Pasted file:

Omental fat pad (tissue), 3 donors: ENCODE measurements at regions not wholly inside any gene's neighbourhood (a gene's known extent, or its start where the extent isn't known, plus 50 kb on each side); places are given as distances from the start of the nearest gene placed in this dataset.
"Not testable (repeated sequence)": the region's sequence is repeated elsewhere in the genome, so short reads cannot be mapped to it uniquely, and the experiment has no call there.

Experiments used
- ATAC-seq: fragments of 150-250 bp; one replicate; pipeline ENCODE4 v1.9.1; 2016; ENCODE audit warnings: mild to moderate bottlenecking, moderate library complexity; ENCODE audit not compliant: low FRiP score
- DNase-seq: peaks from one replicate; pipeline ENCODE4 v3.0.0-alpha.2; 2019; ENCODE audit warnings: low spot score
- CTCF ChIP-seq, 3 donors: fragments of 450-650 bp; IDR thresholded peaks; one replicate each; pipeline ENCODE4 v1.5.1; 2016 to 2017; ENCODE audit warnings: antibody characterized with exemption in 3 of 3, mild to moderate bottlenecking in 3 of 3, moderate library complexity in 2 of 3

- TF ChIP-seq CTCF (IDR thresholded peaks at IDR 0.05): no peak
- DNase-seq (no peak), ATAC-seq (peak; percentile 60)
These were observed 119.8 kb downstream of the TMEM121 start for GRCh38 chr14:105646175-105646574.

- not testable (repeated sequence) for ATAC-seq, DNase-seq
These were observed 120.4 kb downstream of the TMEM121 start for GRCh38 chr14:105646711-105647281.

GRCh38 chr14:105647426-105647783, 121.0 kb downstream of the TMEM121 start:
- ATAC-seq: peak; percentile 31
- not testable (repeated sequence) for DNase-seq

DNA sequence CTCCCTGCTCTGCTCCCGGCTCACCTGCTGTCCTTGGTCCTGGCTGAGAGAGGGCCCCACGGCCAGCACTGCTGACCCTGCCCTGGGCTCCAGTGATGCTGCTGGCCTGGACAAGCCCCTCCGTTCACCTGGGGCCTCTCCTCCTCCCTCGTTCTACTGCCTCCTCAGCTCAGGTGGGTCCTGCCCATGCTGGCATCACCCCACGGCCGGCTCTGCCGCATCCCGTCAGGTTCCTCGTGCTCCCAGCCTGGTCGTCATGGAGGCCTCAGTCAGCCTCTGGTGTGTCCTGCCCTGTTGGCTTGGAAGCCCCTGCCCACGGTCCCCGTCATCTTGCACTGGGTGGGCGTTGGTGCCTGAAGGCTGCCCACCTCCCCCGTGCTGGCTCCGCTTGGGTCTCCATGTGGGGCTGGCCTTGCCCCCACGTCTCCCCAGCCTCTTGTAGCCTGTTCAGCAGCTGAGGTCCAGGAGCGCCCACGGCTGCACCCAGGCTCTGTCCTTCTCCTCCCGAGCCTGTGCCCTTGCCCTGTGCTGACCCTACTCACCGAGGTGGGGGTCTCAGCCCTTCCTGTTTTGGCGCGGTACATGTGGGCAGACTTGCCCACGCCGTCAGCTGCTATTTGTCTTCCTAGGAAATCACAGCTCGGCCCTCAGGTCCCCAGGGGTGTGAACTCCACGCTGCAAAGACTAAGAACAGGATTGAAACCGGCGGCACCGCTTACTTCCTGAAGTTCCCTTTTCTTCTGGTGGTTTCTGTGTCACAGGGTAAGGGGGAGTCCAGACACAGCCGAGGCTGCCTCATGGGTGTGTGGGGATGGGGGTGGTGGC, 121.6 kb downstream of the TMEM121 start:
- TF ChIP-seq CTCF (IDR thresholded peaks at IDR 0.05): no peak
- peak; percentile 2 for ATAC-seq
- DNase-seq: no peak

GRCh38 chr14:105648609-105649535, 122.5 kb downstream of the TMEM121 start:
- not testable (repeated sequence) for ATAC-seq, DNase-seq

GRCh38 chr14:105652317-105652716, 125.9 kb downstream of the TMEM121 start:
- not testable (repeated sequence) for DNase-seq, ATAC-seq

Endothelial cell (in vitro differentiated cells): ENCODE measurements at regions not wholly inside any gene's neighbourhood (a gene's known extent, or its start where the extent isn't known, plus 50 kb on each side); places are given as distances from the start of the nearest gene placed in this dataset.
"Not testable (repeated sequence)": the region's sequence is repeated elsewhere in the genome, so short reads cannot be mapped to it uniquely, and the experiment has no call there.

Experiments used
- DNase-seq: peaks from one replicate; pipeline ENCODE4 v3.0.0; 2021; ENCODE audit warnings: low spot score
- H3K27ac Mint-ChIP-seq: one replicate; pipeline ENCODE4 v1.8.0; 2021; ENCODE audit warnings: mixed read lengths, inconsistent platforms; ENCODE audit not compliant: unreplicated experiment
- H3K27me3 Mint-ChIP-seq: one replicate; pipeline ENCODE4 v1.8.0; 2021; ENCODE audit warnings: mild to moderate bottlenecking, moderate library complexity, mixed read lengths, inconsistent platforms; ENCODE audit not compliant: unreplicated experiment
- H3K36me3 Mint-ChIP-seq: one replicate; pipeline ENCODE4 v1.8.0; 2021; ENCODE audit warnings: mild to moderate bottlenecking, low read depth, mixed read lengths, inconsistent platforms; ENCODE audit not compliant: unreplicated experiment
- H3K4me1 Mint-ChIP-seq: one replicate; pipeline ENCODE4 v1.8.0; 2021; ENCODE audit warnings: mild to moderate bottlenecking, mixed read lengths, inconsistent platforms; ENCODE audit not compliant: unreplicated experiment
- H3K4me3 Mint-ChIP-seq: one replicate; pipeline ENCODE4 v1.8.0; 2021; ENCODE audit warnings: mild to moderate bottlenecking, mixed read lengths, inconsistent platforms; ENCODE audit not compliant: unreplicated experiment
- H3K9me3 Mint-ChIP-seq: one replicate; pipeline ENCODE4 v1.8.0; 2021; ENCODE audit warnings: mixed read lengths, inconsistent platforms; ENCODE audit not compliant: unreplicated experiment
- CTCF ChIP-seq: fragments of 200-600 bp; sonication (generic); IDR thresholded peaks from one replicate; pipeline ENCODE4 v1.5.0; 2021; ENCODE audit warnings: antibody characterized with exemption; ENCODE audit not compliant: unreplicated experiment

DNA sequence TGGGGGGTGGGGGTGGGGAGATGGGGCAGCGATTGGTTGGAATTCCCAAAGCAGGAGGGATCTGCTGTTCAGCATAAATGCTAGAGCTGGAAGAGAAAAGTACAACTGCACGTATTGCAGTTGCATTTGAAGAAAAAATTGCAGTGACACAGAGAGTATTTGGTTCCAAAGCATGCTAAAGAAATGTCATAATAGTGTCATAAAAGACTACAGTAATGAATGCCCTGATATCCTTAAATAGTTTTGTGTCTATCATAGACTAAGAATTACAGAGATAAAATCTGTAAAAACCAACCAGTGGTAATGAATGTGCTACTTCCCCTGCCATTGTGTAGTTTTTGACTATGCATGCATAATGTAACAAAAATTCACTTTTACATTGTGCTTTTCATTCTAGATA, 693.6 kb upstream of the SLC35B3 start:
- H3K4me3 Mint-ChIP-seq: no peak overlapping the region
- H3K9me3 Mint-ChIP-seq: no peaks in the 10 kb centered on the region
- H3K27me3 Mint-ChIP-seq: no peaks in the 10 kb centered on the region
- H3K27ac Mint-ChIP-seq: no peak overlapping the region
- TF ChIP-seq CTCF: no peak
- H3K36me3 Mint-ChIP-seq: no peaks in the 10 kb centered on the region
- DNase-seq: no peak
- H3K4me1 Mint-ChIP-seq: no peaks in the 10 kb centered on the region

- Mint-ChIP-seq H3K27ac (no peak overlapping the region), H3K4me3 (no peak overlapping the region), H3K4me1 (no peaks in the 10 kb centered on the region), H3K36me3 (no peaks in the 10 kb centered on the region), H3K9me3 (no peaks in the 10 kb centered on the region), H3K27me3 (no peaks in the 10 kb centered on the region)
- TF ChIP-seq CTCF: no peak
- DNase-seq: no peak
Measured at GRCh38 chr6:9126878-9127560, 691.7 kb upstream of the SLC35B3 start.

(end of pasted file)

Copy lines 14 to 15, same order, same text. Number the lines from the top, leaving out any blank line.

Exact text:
- not testable (repeated sequence) for DNase-seq

DNA sequence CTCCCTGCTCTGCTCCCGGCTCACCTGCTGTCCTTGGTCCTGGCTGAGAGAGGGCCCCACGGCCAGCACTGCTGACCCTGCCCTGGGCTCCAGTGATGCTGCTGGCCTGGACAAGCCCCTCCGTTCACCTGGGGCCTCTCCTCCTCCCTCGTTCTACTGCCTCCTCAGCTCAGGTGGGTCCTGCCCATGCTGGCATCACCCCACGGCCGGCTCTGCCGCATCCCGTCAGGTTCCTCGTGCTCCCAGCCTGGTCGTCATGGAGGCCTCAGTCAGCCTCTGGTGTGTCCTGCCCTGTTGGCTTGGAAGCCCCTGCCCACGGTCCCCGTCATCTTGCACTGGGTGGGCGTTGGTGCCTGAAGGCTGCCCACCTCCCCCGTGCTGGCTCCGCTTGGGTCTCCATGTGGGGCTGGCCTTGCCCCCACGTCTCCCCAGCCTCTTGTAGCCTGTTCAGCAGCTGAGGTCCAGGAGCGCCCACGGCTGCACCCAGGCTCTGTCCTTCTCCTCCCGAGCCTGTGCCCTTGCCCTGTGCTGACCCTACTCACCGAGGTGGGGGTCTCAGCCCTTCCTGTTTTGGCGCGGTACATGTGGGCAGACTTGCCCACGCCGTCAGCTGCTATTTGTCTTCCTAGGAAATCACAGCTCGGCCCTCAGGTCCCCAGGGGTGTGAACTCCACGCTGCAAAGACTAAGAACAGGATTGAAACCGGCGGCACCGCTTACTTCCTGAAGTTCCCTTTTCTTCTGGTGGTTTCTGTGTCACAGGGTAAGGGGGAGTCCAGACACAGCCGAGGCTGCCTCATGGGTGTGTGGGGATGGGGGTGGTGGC, 121.6 kb downstream of the TMEM121 start: